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Uganda: Defence and Security

The security sector plays a critical role in ensuring that there is an enabling environment for other sectors to flourish and for the socio-economic transformation of Uganda’s Society as outlined in Vision 2040 and the National Development Plan (NDPII). The security sector, therefore, is required to build and maintain professional and capable security forces to address a full range of national and regional security challenges.
The Ministry of Defence and Veterans Affairs (MODVA) is a government ministry responsible for the national defence and security of Uganda. In this capacity, its role is to preserve, defend, and protect the people, property, sovereignty, and territorial integrity of Uganda, contributing to regional stability and supporting international peace initiatives.
During the colonial days, the national defence forces were named King’s African Rifles (KAR). Later, the name changed to Uganda Rifles (UR) and then Uganda Army (UA). The force that fought the Uganda Bush War from February 8, 1981, to January 26, 1986, was called the National Resistance Army. In 1995, when a new constitution was promulgated, the name was changed to Uganda People’s Defence Force (UPDF).
The Ministry of Defence and Veteran Affairs oversees UPDF activities. The UPDF is ultimately answerable to the people of Uganda and has remained professional, with a focus on protecting its citizens, defending national sovereignty, and contributing to regional stability.
The sector’s mandate, which is to defend the sovereignty and territorial integrity of Uganda, has been upheld by the security forces. In general terms, the security situation in the country has remained stable and peaceful. This has enabled Ugandans to go about their business without fear of threats emanating from insecurity from within and outside the country.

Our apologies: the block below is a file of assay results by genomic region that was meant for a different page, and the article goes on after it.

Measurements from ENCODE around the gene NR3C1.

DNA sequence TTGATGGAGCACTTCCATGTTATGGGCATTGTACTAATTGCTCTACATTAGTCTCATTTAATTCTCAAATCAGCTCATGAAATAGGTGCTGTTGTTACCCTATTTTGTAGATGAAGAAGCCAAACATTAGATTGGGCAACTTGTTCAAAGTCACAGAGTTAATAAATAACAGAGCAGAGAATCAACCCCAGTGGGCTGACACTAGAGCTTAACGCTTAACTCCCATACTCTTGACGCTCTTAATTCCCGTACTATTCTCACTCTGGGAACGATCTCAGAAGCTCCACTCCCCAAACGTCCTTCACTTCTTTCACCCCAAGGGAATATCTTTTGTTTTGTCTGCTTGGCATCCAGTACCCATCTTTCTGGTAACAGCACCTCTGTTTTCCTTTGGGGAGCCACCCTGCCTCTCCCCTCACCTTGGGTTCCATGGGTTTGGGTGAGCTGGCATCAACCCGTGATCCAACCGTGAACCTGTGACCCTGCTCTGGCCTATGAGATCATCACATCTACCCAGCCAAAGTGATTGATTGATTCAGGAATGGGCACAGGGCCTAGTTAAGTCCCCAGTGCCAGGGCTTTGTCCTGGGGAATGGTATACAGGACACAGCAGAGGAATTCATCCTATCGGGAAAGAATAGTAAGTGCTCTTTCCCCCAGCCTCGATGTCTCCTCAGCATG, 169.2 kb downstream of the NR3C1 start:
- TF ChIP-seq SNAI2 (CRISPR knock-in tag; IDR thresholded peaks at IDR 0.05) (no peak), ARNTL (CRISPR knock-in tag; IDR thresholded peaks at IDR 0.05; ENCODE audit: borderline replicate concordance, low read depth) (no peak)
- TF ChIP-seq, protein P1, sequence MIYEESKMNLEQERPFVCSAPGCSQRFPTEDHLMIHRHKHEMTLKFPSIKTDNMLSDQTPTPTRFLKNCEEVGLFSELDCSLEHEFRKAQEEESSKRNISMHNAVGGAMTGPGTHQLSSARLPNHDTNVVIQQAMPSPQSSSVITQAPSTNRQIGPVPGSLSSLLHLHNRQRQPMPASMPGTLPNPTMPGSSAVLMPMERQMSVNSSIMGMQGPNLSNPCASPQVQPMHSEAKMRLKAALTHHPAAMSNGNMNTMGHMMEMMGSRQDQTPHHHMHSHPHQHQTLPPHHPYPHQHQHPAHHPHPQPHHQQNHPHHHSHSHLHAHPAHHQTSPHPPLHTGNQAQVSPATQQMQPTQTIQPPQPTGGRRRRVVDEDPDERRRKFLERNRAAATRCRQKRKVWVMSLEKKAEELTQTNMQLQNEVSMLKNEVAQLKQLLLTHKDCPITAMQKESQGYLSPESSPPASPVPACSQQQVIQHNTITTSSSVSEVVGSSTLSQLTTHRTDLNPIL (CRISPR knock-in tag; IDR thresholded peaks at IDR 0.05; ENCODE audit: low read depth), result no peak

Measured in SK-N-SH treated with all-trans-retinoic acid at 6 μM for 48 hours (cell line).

Uganda has continued to contribute to the International Peace efforts through participation in the United Nations Peace Support Missions and Africa Regional Stability Initiatives through the African Union and East Africa Community in the fight against terrorism. Uganda’s involvement in Somalia’s AMISOM operations is a testimony and demonstration of her firm partnership with other African brotherly countries in the quest for common peace and security, resulting in the pacification of Mogadishu and other parts of Somalia.
Uganda is widely and rightly regarded as one of the most crime-free countries in Africa. We can comfortably state that it is safe to travel to Uganda for a safari or holiday trip based on some of the considerations that bring us to that judgment, including and not limited to best security practices and international acceptable safety and security standards exhibited by Uganda’s